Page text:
Demand for rental housing has had multifamily construction booming since 2010, with several cities in particular enjoying the renaissance. A look at five such metros and their submarkets reveals some common ingredients—and differences—behind their success.
A strong employment sector: Check. Solid rent growth: Check. Cultural hubs that have multigenerational appeal: Check.
Metro areas that can check those boxes have been gold mines for landlords since the economy crawled out of the Great Recession. Nationally, rent growth eclipsed 4% for the seventh consecutive quarter in the first quarter of 2016, according to Dallas-based Axiometrics, as occupancy came in at 94.8%.
When the economy collapsed, multifamily projects from coast to coast dwindled. So when developers regained their footing, cranes slowly began popping up in every metro. But since construction began, some markets have seen far more activity than others.
Since 2010, the Houston metro has delivered 59,160 units, good for most in the nation, according to Axiometrics. Dallas was close behind, with 56,220 units delivered, followed by the Washington, D.C., metro (42,819); Austin, Texas (31,937); and New York City (29,426). Texas and its 202,737 units delivered since 2010 rank first, more than double second-place California’s 87,774 units.
Most developers say the construction boom is driven by demand, and The State of the Nation’s Housing 2016 report from the Joint Center for Housing Studies backs that claim with data that show there are now 9 million more renters than a decade ago. Moreover, the report states, 36% of U.S. households opted to rent in 2015, the largest share since the 1960s. For the time being, developers seem intent to strike while the market is hot, especially in certain areas, although land and construction costs have risen steadily.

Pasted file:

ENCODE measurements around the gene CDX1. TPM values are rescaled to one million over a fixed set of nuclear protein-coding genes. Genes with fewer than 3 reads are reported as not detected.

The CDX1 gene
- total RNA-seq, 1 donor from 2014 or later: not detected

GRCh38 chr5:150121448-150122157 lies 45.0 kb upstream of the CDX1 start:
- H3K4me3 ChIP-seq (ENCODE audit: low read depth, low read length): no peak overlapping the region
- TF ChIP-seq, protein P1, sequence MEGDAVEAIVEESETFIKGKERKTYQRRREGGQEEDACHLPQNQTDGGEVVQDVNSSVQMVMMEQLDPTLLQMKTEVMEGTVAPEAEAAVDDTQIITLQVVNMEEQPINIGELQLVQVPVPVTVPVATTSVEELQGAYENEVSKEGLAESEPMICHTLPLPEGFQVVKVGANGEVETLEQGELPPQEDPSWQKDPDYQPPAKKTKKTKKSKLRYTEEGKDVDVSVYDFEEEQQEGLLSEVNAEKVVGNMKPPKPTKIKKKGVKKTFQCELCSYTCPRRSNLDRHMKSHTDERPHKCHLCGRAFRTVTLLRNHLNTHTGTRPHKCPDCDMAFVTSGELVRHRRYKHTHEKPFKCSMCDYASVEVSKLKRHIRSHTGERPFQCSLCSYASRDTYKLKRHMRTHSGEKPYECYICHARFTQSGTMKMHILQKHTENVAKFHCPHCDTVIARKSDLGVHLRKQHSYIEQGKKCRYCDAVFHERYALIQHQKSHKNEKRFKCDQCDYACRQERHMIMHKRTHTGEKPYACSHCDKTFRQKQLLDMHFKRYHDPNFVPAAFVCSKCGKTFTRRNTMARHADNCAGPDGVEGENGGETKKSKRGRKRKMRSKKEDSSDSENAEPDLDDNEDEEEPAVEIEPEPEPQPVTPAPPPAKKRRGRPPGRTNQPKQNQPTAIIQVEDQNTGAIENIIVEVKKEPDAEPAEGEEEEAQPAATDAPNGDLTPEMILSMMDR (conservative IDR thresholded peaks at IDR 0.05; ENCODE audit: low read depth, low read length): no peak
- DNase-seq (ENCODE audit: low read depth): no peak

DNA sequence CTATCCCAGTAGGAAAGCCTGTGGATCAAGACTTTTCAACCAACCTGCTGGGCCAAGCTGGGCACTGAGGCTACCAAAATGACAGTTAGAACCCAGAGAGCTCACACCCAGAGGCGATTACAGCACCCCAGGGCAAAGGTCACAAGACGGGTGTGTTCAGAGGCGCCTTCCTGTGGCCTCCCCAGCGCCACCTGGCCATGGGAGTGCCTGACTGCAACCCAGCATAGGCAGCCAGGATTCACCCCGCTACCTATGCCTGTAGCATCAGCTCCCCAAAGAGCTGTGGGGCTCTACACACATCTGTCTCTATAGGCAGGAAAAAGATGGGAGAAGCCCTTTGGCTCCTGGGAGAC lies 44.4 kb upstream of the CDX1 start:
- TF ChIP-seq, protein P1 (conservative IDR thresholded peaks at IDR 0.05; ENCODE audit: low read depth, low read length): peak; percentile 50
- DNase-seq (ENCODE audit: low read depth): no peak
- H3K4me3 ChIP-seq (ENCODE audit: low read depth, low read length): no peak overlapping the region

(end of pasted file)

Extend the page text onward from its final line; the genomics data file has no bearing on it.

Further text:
We examined the five metros where a submarket has delivered over 9,000 units since 2010. We wanted to figure out what’s really driving development. Is it demand? A combination of demand and strong investor appetite?
The metros we discuss on the following pages—Atlanta; Dallas; Houston; San Jose, Calif.; and Seattle—have their share of similarities and differences, as construction seems to have peaked in some and is picking up in others.